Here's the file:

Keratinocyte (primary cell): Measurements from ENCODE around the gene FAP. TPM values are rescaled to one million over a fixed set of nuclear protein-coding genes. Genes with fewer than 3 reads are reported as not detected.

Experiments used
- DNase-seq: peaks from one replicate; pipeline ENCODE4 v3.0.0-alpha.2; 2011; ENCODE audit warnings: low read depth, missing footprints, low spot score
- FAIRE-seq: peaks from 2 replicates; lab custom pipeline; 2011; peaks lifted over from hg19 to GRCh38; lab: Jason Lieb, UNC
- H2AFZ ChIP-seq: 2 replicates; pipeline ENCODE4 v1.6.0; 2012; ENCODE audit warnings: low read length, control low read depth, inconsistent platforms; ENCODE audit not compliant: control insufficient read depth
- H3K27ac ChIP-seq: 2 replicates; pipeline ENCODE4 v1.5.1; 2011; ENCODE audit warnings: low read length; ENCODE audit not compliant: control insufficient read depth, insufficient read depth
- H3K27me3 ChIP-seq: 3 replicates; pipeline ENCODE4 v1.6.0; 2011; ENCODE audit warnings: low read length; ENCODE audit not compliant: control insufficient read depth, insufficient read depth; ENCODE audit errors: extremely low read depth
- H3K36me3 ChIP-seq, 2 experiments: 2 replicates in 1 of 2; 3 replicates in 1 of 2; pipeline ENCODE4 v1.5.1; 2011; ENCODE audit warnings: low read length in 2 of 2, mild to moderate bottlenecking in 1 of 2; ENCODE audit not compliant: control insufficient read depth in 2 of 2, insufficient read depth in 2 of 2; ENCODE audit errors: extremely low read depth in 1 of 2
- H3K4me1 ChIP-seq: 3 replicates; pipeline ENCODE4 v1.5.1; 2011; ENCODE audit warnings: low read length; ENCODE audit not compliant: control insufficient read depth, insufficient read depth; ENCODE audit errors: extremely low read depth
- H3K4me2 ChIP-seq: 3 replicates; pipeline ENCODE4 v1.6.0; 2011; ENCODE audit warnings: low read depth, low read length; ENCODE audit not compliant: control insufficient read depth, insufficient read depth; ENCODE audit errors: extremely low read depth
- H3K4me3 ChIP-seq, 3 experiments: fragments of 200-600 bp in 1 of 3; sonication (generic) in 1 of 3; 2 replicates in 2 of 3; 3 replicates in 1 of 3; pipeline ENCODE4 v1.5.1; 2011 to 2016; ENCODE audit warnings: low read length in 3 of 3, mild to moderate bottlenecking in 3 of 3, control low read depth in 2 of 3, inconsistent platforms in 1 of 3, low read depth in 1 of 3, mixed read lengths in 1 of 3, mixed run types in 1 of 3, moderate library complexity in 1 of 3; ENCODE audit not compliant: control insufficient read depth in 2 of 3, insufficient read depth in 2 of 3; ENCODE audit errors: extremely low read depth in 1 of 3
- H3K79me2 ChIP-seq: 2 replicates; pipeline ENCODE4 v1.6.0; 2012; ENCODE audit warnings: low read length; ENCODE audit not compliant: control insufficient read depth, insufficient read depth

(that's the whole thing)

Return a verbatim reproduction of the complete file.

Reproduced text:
Keratinocyte (primary cell): Measurements from ENCODE around the gene FAP. TPM values are rescaled to one million over a fixed set of nuclear protein-coding genes. Genes with fewer than 3 reads are reported as not detected.

Experiments used
- DNase-seq: peaks from one replicate; pipeline ENCODE4 v3.0.0-alpha.2; 2011; ENCODE audit warnings: low read depth, missing footprints, low spot score
- FAIRE-seq: peaks from 2 replicates; lab custom pipeline; 2011; peaks lifted over from hg19 to GRCh38; lab: Jason Lieb, UNC
- H2AFZ ChIP-seq: 2 replicates; pipeline ENCODE4 v1.6.0; 2012; ENCODE audit warnings: low read length, control low read depth, inconsistent platforms; ENCODE audit not compliant: control insufficient read depth
- H3K27ac ChIP-seq: 2 replicates; pipeline ENCODE4 v1.5.1; 2011; ENCODE audit warnings: low read length; ENCODE audit not compliant: control insufficient read depth, insufficient read depth
- H3K27me3 ChIP-seq: 3 replicates; pipeline ENCODE4 v1.6.0; 2011; ENCODE audit warnings: low read length; ENCODE audit not compliant: control insufficient read depth, insufficient read depth; ENCODE audit errors: extremely low read depth
- H3K36me3 ChIP-seq, 2 experiments: 2 replicates in 1 of 2; 3 replicates in 1 of 2; pipeline ENCODE4 v1.5.1; 2011; ENCODE audit warnings: low read length in 2 of 2, mild to moderate bottlenecking in 1 of 2; ENCODE audit not compliant: control insufficient read depth in 2 of 2, insufficient read depth in 2 of 2; ENCODE audit errors: extremely low read depth in 1 of 2
- H3K4me1 ChIP-seq: 3 replicates; pipeline ENCODE4 v1.5.1; 2011; ENCODE audit warnings: low read length; ENCODE audit not compliant: control insufficient read depth, insufficient read depth; ENCODE audit errors: extremely low read depth
- H3K4me2 ChIP-seq: 3 replicates; pipeline ENCODE4 v1.6.0; 2011; ENCODE audit warnings: low read depth, low read length; ENCODE audit not compliant: control insufficient read depth, insufficient read depth; ENCODE audit errors: extremely low read depth
- H3K4me3 ChIP-seq, 3 experiments: fragments of 200-600 bp in 1 of 3; sonication (generic) in 1 of 3; 2 replicates in 2 of 3; 3 replicates in 1 of 3; pipeline ENCODE4 v1.5.1; 2011 to 2016; ENCODE audit warnings: low read length in 3 of 3, mild to moderate bottlenecking in 3 of 3, control low read depth in 2 of 3, inconsistent platforms in 1 of 3, low read depth in 1 of 3, mixed read lengths in 1 of 3, mixed run types in 1 of 3, moderate library complexity in 1 of 3; ENCODE audit not compliant: control insufficient read depth in 2 of 3, insufficient read depth in 2 of 3; ENCODE audit errors: extremely low read depth in 1 of 3
- H3K79me2 ChIP-seq: 2 replicates; pipeline ENCODE4 v1.6.0; 2012; ENCODE audit warnings: low read length; ENCODE audit not compliant: control insufficient read depth, insufficient read depth